SABATO ‘STUNNED’ ABOUT THE SOUTH…. As part of my ongoing fascination with complaints about the lack of Southerners in the Obama cabinet, I found Larry Sabato’s analysis of the dynamic especially odd.
“Obama scored a tremendous advance for Democrats in winning the three large Southern states and ignored them,” says Larry Sabato, director of the Center for Politics at the University of Virginia. “I’m just stunned. It was the one grouping completely ignored.” […]
“There really ought to be one (cabinet post) from each state,” says Sabato. “These are three really big prizes, and they’re tenuous. None of these states is guaranteed for a Democrat in the future.”
Really? We’ll need to more than double the size of the president’s cabinet, just to make sure that every state is represented? Heaven forbid two great officials come from the same state — one will be disqualified on the basis of geography. (“I’m sorry, Hilda Solis, you’d be a fantastic a Labor Secretary, but I’m afraid Steven Chu lives in California. You can either move to a new state or wait for California’s cabinet slot to open up sometime in the future.”)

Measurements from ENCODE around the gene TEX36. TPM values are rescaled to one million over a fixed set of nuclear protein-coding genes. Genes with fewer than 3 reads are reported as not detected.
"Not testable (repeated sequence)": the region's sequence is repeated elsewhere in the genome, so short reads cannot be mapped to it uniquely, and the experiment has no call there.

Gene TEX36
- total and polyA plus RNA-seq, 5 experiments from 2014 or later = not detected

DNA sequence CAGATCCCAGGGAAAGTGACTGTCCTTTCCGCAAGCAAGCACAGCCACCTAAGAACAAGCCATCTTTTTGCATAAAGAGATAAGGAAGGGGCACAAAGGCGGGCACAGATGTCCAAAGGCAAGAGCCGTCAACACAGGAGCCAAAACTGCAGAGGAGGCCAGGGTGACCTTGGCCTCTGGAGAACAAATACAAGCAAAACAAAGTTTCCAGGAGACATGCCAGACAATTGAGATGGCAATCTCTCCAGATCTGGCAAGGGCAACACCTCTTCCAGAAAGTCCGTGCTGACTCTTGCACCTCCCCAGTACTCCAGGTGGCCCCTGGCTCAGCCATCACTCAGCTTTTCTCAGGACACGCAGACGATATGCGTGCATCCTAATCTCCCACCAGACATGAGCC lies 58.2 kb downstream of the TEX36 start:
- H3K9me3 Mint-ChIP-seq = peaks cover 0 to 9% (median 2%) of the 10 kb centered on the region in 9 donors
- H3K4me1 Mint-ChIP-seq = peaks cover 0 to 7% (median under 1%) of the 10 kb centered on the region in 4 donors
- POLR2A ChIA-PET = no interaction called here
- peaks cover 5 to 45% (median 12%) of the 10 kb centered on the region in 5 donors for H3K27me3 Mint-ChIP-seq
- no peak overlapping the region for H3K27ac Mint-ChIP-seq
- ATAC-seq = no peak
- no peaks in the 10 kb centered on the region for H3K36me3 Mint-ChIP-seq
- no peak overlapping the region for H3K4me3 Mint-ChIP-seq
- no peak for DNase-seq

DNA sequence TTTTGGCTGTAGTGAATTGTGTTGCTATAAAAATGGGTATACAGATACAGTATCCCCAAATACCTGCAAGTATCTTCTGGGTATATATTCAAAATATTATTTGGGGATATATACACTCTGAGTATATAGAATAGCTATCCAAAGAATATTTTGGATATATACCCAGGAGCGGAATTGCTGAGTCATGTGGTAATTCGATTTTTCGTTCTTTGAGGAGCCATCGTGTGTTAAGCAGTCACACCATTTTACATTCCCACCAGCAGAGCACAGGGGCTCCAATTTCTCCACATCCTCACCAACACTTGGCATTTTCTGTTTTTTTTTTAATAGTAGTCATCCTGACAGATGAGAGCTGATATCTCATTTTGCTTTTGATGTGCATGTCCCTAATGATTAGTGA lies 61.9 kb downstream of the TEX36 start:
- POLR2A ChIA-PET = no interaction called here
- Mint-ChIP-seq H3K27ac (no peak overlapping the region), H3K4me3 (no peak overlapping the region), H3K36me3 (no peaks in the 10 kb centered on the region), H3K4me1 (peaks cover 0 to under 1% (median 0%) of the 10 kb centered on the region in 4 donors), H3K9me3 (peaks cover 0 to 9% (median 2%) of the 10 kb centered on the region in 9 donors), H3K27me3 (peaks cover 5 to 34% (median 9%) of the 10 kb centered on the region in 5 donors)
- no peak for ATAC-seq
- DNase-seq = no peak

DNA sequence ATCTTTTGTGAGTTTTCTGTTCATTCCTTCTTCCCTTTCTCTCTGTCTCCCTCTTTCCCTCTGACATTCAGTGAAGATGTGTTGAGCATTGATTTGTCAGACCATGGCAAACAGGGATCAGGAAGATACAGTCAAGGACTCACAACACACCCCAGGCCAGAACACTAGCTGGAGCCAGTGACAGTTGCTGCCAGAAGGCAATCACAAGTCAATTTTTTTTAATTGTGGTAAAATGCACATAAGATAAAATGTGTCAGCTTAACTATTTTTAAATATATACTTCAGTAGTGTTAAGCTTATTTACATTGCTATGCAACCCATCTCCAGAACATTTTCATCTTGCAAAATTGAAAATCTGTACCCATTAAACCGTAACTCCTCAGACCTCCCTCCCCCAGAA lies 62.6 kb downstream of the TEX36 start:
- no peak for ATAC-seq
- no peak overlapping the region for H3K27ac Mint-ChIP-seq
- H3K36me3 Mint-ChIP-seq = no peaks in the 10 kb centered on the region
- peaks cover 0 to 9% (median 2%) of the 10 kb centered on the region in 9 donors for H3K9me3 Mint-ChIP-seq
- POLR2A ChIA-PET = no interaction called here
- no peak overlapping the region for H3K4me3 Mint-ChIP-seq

I know these inside-baseball considerations matter to those of us who are engaged in politics at the granular level, but the notion that a Democratic president may or may not do well four years from now in Southern states based on cabinet selections is pretty silly. Exactly how many voters in Virginia and/or North Carolina are prepared to base their vote, not on how well the administration performs, but on the geographic backgrounds of the administration’s cabinet members?
This has quickly become ridiculous. Ron Kirk is from Texas, Carol Browner is from Florida, Robert Gibbs hails from North Carolina, and Bob Gates was in Texas before he was in D.C. Bizarre theories from the Associated Press notwithstanding, there is no coordinated effort to exclude Americans south of the Mason-Dixon line from the president-elect’s team. Some Southerners are on the team, some were eyed for the cabinet but withdrew from consideration, and some considered but weren’t picked.
This notion that somehow Southerners have become an underrepresented minority, deserving of affirmative action and a quota system, is absurd.